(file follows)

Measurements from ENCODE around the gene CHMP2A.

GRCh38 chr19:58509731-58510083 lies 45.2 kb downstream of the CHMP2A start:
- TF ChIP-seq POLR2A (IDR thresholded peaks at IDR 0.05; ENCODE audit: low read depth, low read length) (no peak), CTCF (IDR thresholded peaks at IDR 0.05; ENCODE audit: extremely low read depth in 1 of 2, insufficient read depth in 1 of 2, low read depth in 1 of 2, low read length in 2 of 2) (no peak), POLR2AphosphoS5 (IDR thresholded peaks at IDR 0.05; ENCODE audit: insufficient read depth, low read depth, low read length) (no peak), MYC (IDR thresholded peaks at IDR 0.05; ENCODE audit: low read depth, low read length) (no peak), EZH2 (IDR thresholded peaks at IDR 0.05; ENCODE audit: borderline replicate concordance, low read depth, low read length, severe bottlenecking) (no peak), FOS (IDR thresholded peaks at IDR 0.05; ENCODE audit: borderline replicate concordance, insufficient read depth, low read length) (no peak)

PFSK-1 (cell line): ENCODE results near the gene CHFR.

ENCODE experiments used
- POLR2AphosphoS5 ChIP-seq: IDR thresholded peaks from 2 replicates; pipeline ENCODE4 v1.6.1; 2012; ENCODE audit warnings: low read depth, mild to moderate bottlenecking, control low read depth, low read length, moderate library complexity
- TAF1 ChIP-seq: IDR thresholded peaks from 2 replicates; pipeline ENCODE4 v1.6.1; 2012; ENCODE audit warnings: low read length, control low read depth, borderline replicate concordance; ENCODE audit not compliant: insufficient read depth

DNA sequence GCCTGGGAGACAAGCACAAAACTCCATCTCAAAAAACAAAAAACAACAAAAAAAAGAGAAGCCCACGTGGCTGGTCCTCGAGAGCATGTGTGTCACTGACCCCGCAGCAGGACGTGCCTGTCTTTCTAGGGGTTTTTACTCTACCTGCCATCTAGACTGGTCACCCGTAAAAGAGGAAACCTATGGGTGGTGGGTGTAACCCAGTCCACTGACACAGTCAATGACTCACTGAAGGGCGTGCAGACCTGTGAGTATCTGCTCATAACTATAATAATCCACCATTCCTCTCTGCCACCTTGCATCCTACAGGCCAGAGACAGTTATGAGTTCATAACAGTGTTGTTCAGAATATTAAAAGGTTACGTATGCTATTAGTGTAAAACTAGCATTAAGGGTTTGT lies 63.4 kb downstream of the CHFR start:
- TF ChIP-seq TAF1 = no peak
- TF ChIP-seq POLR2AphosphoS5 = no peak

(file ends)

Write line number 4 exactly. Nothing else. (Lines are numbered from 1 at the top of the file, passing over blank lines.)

PFSK-1 (cell line): ENCODE results near the gene CHFR.